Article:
All software has bugs. As humans, it is in our nature to make mistakes. We forget, make typos, become distracted and implement something wrong. It happens. You know what else happens? Habit. For instance, we get into the habit of relying on our toolchain, and our operating systems. So it’s a real surprise when things don’t work quite like you expect.
Coming from Subversion, I’ve definitely got some pre-conceived notions about how
reverting changes should work. For those that don’t know,
svn revert is
used to discard local changes in your working tree. It’s a command that I use
often. Either because I find my change heading down the wrong path, or I simply
was marking up the code while studying it’s functionality and I want to discard
I think LinkedIn needs some tuning… because it’s completely busted.
I recently made the switch from SliceHost to Linode. I made the switch because RackSpace bought SliceHost, and they’re moving everyone to this cloud computing model. While the talk is that it will cost me less–and I believe it likely does–I hate the fact that I feel like I’m being nickeled and dimed. Moreover, if I had to pay for everything I had now (the bandwidth, the storage, the cpu time), it would cost me more.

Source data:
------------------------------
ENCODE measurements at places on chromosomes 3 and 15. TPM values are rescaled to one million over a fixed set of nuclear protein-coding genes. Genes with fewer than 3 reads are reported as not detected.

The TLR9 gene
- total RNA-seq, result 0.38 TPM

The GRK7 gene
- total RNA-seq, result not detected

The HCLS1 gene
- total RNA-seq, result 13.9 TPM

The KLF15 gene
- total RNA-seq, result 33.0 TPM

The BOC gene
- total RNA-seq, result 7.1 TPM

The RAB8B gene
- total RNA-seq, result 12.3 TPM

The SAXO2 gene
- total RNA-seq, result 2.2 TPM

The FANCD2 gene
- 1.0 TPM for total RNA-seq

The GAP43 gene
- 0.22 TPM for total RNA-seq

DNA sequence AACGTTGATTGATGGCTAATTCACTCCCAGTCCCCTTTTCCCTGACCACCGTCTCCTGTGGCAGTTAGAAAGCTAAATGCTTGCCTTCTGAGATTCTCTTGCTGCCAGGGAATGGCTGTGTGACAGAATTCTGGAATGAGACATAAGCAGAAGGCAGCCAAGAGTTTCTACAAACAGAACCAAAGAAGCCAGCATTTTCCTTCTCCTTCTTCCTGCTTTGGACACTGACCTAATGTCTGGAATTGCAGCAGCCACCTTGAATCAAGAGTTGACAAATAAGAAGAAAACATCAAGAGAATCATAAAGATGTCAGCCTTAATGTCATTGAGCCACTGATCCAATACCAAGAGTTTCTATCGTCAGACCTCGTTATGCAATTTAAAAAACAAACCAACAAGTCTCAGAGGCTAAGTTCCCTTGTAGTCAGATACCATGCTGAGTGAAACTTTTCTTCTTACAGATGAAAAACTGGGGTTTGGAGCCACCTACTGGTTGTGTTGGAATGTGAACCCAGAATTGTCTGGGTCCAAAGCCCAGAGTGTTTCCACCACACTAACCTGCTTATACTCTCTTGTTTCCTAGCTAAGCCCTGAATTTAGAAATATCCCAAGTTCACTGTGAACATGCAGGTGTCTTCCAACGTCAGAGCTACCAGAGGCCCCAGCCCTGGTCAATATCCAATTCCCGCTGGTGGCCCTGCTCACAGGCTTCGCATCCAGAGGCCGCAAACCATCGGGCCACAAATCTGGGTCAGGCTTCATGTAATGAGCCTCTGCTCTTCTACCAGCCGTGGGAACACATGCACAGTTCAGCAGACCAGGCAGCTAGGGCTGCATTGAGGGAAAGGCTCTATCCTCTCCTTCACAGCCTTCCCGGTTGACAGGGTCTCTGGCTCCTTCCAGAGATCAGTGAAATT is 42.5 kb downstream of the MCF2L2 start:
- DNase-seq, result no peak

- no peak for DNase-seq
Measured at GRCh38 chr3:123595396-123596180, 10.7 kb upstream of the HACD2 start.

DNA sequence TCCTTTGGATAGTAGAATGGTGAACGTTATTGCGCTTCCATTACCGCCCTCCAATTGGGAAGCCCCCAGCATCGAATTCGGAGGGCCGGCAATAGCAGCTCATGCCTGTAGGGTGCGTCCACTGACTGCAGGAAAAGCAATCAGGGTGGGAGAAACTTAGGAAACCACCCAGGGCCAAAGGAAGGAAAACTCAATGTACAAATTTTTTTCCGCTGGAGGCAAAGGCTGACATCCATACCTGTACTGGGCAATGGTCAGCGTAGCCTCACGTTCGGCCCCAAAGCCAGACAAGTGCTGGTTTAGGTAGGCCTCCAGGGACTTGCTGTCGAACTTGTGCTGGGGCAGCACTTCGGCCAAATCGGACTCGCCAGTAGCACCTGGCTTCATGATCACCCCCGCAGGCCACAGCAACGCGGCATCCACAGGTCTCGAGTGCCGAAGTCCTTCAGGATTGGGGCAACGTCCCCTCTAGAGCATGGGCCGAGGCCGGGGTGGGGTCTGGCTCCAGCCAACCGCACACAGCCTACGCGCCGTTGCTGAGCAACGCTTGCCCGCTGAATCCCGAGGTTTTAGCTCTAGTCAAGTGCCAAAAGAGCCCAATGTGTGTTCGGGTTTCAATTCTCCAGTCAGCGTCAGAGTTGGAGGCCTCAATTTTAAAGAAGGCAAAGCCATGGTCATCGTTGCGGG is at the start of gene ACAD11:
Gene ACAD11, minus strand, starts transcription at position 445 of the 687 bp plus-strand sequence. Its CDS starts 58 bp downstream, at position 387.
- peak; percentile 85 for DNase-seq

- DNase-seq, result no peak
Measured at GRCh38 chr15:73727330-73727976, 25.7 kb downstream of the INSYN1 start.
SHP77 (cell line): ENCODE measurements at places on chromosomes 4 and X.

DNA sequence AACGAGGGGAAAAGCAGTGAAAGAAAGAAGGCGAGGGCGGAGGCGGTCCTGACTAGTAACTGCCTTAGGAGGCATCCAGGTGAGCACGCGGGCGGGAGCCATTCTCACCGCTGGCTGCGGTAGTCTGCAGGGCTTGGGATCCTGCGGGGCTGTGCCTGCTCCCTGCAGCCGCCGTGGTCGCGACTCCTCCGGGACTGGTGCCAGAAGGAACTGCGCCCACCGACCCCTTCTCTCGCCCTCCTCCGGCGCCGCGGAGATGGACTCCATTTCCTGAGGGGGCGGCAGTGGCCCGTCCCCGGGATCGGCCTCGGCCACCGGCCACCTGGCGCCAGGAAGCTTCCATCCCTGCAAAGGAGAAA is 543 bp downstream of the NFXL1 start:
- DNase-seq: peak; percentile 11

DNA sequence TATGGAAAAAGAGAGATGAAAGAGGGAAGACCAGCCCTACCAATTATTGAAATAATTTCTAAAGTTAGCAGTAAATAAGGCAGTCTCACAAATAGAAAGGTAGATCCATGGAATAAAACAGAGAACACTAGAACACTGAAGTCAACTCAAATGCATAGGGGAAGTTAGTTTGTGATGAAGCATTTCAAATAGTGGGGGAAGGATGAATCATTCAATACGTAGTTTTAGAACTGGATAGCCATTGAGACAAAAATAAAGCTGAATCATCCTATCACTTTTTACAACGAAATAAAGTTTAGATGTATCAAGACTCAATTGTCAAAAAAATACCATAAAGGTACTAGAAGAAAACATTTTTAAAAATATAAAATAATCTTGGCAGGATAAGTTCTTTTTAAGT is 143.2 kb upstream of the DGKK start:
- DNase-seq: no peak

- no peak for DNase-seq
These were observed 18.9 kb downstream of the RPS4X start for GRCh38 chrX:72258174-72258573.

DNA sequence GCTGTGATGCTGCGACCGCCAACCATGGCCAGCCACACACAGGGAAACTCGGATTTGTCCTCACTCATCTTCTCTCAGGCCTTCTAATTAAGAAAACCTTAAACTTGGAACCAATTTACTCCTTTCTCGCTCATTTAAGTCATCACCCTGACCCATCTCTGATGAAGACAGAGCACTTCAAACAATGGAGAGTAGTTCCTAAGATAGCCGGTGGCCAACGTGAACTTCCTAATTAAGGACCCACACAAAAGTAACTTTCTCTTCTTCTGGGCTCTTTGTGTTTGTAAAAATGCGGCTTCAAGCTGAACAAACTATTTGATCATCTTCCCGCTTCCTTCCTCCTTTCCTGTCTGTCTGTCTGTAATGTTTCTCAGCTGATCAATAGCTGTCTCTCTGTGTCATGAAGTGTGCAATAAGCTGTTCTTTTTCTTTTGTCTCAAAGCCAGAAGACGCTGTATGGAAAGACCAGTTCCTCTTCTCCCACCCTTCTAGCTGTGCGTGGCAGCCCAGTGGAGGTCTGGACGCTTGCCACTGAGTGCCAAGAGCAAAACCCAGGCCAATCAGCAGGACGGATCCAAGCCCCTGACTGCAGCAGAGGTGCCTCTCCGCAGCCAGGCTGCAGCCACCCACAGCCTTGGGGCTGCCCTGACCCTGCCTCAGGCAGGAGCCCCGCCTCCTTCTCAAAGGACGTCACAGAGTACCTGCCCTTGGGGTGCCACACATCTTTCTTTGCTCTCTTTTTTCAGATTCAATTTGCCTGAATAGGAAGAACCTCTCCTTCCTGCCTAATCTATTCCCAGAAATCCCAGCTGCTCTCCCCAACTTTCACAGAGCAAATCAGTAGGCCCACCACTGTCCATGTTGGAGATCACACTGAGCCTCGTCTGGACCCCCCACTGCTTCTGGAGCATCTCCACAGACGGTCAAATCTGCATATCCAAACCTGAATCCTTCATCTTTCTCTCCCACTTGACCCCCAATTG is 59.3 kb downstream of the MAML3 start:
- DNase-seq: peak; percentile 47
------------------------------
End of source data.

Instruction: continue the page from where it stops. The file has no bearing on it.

The last several years have brought a frenzy of activity on the version control front. Subversion has been joined by Mercurial, Bazaar, Git, Monotone, Darcs, and many more. With all of them touting their abilities over the other, it’s become confusing to pick which one is right for you and your company. I’ve spent the last year and a half evaluating options for my company, watching the development of many of the projects, the community interactions, the feature set, the issues, and generally pushing the boundaries of what I could do with a subset of them.
For the record: I am involved with Subversion development, although to a much lesser degree these days. Some may see this as a bias, but I think it gives me insight into the tool and what it’s really capable of.